Yoink completely ignores cut/copy operations from any app or process that has one of the following in its name: Keychain, Enpass, 1Password, KeePass, LastPass, Password, Kaspersky, mSecure, AppLocker, Keeper Password, Passwort, oneSafe, Secrets, Strongbox, RememBear, Dashlane and Bitwarden. Anything copied from an app whose name contains one of the above (case insensitive) does not get stored in Yoink’s clipboard history.
In addition to that, Yoink also ignores copied content from any app, if the resulting clipboard content contains any of the following data types (as suggested by developers, for developers, on nspasteboard.org): com.agilebits.onepassword, org.nspasteboard.TransientType, org.nspasteboard.ConcealedType and org.nspasteboard.AutoGeneratedType. If you copy something from an app, and that app writes, say, a string to the pasteboard, and also specifies one of the data types above, the clipboard history will not pick it up.
If you have any suggestions, possible additions, questions or feedback regarding this, please do mail me.
Long story short: I’m not interested in anybody’s data. I don’t do any tracking, no usage statistics, and, if my apps use your internet connection, it’s exclusively for a specific feature that it offers to you, the user.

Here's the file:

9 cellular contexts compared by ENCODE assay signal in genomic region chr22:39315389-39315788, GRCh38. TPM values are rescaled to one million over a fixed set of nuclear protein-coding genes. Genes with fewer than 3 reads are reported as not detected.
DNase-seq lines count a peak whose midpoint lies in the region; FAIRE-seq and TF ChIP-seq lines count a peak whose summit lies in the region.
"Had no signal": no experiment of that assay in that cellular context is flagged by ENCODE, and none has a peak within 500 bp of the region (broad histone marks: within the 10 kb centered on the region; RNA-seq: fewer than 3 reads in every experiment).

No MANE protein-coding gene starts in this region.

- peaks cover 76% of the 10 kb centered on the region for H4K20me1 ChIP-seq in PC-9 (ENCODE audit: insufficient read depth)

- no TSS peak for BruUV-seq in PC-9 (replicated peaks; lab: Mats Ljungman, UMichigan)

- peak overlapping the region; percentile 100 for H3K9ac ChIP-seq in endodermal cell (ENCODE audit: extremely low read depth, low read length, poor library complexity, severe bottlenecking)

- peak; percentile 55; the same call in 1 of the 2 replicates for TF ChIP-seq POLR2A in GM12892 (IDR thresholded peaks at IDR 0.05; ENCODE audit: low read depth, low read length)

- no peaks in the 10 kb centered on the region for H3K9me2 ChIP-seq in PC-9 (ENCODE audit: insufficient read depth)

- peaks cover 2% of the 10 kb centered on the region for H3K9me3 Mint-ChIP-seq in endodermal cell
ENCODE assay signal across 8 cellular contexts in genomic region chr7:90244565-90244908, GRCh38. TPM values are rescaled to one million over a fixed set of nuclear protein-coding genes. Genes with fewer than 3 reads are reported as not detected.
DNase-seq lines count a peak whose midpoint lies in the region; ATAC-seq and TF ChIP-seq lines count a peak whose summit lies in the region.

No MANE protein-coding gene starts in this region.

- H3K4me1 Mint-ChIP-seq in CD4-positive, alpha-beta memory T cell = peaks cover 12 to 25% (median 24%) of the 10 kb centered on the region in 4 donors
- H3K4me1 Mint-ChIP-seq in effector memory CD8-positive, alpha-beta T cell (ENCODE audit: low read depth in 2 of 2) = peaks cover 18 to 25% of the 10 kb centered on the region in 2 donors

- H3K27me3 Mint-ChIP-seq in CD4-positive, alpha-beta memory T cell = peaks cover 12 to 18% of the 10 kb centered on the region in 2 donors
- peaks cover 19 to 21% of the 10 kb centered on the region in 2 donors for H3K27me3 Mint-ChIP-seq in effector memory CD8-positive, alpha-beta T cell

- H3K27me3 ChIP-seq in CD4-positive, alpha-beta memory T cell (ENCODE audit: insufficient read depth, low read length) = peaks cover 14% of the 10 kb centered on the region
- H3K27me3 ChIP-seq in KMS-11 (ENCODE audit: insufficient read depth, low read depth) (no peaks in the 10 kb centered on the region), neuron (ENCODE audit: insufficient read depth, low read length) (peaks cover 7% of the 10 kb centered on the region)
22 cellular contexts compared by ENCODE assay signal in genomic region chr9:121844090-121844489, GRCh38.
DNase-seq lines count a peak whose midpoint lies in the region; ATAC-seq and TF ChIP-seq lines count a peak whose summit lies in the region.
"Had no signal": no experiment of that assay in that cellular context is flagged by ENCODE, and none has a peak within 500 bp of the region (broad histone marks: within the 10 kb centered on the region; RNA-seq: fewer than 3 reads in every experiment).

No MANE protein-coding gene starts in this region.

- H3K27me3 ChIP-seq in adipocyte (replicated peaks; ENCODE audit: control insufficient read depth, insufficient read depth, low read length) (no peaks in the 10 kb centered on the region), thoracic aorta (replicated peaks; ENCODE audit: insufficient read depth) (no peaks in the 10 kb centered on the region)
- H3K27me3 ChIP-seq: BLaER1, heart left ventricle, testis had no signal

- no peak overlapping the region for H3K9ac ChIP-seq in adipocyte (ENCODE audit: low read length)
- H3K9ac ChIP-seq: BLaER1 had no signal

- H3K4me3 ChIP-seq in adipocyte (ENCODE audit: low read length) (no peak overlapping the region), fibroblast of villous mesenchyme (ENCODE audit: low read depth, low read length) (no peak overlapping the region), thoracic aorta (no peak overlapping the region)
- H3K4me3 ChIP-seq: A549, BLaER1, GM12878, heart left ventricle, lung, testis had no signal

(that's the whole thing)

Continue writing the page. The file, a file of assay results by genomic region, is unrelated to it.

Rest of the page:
alternate clickbaity title: the update I learned Swift and SwiftUI for.
I’m happy to announce Yoink for Mac v3.6.5’s immediate availability. In addition to numerous quality-of-life improvements and adjustments, this update re-introduces the (judging from the inquiries I received about it) beloved Clipboard History feature, and its widget.
Yoink offers you a temporary place (a “shelf”) for files you drag from Finder, or app-content like images from websites. It frees your hand and mouse cursor to let you more easily and quickly navigate to the destination of your files.